Sunday, October 6, 2013

THE STORY BEHIND TERROR TALES AND THE OTHER EEIRE PUBLICATIONS

February 1973

As I mentioned in my last post, I only recently became aware of these wacky black and white horror comics magazines of the late 60s and 70s. Some of the artwork I was familiar with because it had been used on some DVDs and LP/CD covers. I recently purchased these at a comic book convention here in Springfield, Missouri.

Inside are black and white reprints of pre-code horror comics. The stories seem to date anywhere between the 30s to the 50s, with about one new story per magazine. Besides being in black and white, the publisher has had artist redraw some of the panels to add more blood or a touch of female nudity.

However, what makes these memorable are the unorthodox cover art. They are a monster kids wildest dreams mixed with absurdity and insanity. There seem to be a pattern to the covers. There are usually at least two monsters featured. They are usually fighting each other, with heads being lopped off, eyeballs gouged out and hearts staked. They all have fangs and pointed ears, even skeletons. In the middle of all of this mayhem is a buxom female victim in a torn dress. There is also an abundance of blood, drool, (possibly) vomit, and slime. I'm surprised they didn't have the female victim wetting or soiling her pants.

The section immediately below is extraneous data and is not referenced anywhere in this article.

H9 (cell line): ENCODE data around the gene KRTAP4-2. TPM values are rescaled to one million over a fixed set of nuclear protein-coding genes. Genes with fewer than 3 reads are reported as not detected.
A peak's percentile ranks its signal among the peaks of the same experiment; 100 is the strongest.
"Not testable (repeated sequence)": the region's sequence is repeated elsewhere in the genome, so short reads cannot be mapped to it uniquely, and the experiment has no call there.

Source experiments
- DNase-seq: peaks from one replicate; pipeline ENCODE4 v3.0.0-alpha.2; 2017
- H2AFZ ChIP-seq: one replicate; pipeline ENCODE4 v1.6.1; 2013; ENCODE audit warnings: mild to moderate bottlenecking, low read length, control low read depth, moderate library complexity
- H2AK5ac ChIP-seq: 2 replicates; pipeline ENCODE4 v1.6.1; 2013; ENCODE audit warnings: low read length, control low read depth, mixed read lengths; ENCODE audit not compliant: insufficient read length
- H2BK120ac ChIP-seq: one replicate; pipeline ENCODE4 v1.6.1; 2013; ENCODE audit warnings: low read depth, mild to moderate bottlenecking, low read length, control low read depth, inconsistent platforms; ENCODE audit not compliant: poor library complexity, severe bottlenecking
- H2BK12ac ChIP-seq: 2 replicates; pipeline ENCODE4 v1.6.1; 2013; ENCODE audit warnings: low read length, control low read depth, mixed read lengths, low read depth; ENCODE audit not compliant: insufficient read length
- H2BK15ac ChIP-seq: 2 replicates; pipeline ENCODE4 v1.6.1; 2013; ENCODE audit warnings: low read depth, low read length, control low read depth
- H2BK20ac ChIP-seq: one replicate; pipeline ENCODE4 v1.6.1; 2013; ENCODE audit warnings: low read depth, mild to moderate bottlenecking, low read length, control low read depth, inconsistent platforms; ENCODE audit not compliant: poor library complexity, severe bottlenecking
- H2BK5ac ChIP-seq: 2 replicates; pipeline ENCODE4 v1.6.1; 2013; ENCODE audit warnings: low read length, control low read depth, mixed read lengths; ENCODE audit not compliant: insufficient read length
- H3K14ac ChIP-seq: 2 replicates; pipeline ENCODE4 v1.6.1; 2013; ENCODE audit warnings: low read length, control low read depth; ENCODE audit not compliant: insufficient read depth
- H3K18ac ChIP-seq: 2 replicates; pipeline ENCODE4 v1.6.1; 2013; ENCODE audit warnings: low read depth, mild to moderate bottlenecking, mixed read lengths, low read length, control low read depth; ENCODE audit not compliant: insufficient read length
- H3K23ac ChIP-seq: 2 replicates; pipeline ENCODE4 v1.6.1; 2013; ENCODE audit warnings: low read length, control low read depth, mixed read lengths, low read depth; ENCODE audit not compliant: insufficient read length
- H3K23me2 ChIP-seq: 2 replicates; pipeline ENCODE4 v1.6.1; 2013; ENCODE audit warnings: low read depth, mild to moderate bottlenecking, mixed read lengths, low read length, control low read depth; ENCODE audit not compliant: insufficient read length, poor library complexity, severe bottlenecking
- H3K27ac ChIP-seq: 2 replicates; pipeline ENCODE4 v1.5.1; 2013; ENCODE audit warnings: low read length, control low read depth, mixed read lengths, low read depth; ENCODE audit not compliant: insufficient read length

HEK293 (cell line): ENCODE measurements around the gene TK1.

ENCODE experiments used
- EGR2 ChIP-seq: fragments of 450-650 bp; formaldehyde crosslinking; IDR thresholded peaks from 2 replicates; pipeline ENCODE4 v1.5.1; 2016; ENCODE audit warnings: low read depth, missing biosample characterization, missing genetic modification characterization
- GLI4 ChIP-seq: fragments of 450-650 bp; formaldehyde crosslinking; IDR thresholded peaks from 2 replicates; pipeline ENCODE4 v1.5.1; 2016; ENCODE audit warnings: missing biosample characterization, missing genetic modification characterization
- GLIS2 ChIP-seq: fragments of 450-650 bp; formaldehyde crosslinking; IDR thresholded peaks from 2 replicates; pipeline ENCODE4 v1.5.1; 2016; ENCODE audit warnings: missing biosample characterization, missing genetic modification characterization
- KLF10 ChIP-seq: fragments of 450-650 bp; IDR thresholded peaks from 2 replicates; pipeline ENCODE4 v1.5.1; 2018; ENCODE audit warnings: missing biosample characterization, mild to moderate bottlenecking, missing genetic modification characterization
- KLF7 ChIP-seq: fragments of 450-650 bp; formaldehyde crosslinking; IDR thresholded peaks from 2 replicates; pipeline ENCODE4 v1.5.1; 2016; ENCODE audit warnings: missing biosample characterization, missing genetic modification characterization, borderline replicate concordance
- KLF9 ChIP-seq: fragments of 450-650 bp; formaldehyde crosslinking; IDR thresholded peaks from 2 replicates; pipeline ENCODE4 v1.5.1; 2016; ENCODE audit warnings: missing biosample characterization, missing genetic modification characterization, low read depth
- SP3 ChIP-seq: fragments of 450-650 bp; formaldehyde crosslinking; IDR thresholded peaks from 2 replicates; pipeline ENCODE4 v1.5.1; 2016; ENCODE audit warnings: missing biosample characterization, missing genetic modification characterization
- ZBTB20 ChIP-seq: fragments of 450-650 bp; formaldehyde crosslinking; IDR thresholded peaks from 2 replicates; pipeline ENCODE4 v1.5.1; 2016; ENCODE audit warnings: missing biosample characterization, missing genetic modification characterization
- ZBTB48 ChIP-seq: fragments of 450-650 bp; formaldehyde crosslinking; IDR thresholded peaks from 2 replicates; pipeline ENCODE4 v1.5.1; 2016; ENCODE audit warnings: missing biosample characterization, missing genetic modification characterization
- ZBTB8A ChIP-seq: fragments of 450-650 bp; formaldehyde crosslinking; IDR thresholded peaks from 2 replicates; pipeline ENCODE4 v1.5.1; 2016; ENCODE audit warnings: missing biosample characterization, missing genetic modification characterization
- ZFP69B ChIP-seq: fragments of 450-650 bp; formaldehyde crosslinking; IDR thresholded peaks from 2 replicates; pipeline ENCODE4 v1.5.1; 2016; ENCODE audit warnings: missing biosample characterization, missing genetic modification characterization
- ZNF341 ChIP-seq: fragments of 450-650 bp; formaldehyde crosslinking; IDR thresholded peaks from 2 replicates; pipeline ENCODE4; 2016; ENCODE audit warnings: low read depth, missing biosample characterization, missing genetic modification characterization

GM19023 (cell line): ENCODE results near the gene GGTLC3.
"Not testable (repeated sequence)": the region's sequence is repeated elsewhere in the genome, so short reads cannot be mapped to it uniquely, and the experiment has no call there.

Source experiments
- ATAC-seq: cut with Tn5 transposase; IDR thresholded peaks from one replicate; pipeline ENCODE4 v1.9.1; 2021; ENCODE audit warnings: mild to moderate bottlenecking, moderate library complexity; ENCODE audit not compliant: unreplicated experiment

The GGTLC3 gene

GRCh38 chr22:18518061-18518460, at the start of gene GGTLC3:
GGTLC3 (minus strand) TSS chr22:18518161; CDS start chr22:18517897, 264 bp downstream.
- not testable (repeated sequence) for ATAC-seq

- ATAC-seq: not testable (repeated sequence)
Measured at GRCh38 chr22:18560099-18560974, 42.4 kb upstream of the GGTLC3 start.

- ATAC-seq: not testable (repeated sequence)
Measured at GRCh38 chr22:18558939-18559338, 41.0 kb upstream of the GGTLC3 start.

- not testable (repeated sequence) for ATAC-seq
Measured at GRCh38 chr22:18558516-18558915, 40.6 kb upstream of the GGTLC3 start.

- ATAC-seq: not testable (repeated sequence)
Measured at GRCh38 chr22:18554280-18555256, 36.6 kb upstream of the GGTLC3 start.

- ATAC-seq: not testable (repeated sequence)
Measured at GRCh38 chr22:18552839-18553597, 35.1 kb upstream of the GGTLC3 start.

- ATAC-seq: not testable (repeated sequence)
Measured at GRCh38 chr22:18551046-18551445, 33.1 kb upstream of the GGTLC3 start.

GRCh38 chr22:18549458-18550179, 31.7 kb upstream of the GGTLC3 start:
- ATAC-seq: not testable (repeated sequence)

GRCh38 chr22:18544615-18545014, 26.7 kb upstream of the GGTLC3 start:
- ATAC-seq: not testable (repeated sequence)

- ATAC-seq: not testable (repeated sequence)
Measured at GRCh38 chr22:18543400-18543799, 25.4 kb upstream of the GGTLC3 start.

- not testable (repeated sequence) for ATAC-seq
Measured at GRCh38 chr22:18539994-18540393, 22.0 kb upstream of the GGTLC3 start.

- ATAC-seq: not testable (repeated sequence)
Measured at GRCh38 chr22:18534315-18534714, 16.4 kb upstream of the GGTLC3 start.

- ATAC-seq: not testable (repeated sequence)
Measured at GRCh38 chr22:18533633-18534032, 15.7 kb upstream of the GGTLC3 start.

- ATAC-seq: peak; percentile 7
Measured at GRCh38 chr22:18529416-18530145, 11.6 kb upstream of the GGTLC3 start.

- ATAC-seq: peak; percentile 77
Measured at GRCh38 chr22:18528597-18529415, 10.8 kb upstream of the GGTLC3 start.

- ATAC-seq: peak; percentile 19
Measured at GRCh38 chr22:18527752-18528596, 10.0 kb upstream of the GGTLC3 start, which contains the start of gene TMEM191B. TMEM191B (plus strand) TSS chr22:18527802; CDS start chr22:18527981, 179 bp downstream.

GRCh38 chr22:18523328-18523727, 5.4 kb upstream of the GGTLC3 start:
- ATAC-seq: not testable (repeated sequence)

While the Warren horror comic magazines of the day featured well drawn covers, these have a cartoonish feel. The color is garish. Like those magazines, you will occasionally see a famous face in the covers. Herman Munster (He has fangs, pointed ears and robot parts falling out of his dismembered body), Barnabas Collins, Jack Palance, Max Shreck (from Nosferatu), Oddbod from Carry on Screaming and the Mad Scientist from Monsters Crash The Pajama Party all pop up on various covers. Also cover were sometimes reused for a magazine of another title.

These were created to cash in on the success of Warren's Creepy and Eerie magazines. The publishing company was even named Eerie Publications. The mad mind behind it was a comic book artist named Myron Fass, best known for the mid-60s Captain Marvel who would yell "Split!" and then break into pieces.

None of the titles seemed to be published on a regular basis. Besides Terror Tales, there was Horror Tales, Tales from The Tomb, Tales of Voodoo, Witch's Tales and Weird.

These have a growing cult following among collectors. I might consider buying a few at a reasonable price, although I would prefer to save my money for Creepy and Eerie.

1 comment:

Caffeinated Joe said...

Between the two of those monsters, that lady is in for nothing but trouble!

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